Motor retail adapts to home working since the COVID-19 lockdown

An industry not traditionally geared up for flexibility is having to move quickly.

Around one in two dealership managers has been working at home since the UK Government told all car showrooms to close temporarily in the coronavirus crisis.

The new Job Retention Scheme allows dealers to ask employees who would face redundancy or being laid off without pay to agree to furlough – remaining employed on 80% of salary but being inactive for at least three weeks.

Yet an AM poll, which asked what proportion of general managers, sales managers and service managers had been placed on furlough by their employer while dealerships remain closed, found that 55% hadn’t been, and 82% of these have continued working from their home.

It’s a challenge to overcome for an industry which is full of traditional job functions not typically geared up for working remotely or flexibly.

But numerous organisations are now providing online support to all industries. 

HR body the CIPD advises companies to set clear expectations of how home-workers should keep in regular contact, and senior managers must remind them how their work fits in with short-term goals – but be prepared to flex those goals to minimise stress on their direct reports.

Employers are still responsible for the health and safety of the staff sent home to work, including their mental wellbeing.

So the CIPD’s advice is to encourage staff to work in an appropriate place, take daily rest breaks and structure their day to follow their usual work practices.

The Information Commissioner’s Office (ICO) expects homeworkers to have the same kinds of security measures as they’d use in usual circumstances, to protect customers’ personal data, but said it understands that resources might be diverted away from the usual GDPR compliance or governance currently.

“We won’t penalise organisations that we know need to prioritise other areas or adapt their usual approach during this extraordinary period,” said the ICO.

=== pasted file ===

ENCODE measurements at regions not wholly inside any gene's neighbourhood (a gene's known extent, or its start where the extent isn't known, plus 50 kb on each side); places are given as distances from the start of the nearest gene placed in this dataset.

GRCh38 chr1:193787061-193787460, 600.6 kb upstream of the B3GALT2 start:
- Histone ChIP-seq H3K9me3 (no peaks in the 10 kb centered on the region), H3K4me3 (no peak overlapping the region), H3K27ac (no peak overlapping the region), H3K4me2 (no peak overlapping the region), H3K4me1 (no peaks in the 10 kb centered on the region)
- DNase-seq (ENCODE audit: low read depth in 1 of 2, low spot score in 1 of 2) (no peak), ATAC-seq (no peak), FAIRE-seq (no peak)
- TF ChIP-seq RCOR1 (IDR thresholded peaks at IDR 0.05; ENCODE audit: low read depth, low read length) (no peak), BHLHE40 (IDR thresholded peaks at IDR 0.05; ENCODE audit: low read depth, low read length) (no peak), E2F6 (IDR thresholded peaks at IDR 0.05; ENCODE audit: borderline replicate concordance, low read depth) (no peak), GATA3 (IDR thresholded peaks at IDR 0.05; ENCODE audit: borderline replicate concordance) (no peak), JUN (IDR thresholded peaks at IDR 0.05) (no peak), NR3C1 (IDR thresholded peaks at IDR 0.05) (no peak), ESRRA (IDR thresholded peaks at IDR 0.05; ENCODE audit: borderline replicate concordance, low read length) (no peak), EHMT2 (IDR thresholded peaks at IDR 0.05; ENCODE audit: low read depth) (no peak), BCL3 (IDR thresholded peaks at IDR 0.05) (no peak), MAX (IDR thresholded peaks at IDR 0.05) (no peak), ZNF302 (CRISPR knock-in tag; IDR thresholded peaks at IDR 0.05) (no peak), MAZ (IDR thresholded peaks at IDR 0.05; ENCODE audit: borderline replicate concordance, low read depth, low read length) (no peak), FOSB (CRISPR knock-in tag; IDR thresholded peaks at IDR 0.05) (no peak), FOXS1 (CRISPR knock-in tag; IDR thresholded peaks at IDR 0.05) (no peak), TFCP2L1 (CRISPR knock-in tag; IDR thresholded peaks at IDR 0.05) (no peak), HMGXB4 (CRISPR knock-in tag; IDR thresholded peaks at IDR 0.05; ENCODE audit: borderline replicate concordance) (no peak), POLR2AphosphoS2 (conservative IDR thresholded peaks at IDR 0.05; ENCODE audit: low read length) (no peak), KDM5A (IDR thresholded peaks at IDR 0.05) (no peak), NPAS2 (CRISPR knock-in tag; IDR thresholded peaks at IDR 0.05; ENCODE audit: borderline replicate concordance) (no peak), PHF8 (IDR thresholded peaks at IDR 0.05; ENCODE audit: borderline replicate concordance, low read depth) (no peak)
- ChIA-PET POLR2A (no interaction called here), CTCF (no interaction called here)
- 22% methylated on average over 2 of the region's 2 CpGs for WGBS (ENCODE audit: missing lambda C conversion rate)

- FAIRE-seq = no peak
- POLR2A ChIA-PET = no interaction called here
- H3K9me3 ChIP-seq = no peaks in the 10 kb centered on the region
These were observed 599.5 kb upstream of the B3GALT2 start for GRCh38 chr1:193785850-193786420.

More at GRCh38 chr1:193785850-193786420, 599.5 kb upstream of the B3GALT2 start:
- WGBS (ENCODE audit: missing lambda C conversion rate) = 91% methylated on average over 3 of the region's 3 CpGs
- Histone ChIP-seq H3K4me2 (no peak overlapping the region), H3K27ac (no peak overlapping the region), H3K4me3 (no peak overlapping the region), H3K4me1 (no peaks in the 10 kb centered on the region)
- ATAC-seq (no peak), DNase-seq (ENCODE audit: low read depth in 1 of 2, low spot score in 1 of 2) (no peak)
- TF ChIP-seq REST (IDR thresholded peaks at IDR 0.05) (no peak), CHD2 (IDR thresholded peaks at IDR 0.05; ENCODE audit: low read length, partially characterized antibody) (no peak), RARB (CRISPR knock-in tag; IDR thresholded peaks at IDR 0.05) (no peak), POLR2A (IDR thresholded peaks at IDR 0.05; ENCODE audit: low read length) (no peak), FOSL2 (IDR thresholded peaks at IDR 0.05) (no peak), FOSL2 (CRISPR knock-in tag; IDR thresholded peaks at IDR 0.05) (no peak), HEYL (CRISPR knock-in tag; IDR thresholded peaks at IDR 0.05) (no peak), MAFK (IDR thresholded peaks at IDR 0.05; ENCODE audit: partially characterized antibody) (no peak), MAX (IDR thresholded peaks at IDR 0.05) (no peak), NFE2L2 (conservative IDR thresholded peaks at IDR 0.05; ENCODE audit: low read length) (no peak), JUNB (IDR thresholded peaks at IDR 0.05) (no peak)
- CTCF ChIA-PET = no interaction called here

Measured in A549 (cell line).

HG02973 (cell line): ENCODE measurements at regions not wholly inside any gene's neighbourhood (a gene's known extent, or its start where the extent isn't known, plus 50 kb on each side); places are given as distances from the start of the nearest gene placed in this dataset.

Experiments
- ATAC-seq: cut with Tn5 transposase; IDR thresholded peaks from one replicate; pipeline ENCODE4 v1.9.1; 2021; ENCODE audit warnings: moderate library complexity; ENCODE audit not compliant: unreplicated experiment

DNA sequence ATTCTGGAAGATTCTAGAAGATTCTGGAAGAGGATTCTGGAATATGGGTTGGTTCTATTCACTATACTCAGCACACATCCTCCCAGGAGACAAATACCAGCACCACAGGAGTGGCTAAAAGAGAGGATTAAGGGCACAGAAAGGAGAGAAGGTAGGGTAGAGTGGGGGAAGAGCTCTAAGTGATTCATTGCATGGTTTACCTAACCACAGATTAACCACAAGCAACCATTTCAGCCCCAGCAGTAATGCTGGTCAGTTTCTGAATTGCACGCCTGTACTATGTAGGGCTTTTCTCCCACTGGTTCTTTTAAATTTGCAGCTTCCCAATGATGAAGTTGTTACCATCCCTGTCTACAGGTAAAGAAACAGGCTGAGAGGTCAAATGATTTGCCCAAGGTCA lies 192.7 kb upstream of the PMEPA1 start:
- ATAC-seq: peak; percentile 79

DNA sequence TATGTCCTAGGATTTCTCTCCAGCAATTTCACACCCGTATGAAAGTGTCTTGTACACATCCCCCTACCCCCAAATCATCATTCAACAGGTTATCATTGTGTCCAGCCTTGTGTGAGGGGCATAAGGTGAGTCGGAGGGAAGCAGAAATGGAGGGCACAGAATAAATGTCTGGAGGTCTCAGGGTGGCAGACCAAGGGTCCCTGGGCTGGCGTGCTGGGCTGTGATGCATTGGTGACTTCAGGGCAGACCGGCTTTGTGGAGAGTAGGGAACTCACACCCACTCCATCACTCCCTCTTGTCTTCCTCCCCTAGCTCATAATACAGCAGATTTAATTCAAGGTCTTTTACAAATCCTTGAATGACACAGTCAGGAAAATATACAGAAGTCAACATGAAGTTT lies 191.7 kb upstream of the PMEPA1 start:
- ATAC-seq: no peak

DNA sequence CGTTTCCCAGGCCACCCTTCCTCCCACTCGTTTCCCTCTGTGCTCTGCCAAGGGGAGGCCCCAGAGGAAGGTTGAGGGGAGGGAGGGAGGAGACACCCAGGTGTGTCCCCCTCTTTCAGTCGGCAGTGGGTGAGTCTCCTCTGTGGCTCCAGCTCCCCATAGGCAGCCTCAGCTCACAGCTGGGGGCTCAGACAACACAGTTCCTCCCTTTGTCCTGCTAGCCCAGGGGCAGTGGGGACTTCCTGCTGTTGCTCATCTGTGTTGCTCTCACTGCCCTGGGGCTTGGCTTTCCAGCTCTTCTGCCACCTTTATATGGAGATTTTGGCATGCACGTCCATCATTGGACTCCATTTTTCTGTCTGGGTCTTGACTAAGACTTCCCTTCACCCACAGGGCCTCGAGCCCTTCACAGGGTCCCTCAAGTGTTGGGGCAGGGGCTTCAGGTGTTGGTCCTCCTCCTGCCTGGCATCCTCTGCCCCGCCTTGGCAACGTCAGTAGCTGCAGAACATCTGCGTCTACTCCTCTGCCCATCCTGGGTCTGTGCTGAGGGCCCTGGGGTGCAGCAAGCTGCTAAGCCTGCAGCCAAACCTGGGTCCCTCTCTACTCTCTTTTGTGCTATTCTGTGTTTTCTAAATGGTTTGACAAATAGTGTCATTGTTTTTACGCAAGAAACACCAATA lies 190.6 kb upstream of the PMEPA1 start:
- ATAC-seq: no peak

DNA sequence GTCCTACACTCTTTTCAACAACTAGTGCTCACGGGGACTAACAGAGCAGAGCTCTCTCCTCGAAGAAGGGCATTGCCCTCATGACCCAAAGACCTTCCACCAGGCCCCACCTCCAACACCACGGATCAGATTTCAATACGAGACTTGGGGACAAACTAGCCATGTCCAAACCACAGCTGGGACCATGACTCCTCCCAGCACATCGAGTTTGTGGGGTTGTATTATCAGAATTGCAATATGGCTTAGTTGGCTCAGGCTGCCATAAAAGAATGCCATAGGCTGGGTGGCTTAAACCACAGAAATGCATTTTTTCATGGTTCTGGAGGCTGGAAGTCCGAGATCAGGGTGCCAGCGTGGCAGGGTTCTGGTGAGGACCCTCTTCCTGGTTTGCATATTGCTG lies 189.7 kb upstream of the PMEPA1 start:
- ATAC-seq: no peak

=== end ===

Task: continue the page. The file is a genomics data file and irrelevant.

It will not penalise organisations that it knows have adapted their usual approach.

Staying connected

Empathy and compassion will allow senior managers to connect well with other home-working employees currently, said Headspace For Work’s European general manager James McErlean.

“In the first instance it’s important to check in regularly with teams, and try to observe subtle cues that go beyond what members say.

“These can be revealed in their energy levels or tone of voice.

“There’s also an opportunity to practise mindful listening (to really listen without judgement) and allow staff to express how they feel mentally and physically.

“It’s vital to acknowledge that a wide range of emotions will be felt across the team.

“So take the time to acknowledge the diversity of experiences at play and respond to them in a skilful way, with kindness and without giving way to judgement or frustrations that cansometimes arise,” said McErlean.

Brian Kropp, chief of HR research at Gartner, said one of the top engagement drivers for employees is seeing their work contribute to company goals, so objectives and successes must be shared regularly.

And firms which have long claimed to be all about their people need to now show they live by those values.

Kropp added: “Managers need to redouble their recognition efforts, as effective recognition not only motivates the recipient but can serve as a strong signal to other employees of behaviours they should emulate.”

A new world?

One benefit of the current set of circumstances will be the proof that elements of motor retailing can adapt to different ways of working.

Carlos Ruiz, managing director of HR consultancy Portas Global, said: “When everything returns to normality let’s learn from the lessons and focus on what will make remote working a natural extension to the office environment. 

“As an employer this imposed transition will be challenging but you will swim instead of sinking if you embrace the proper implementation approach of a remote workforce.”

 

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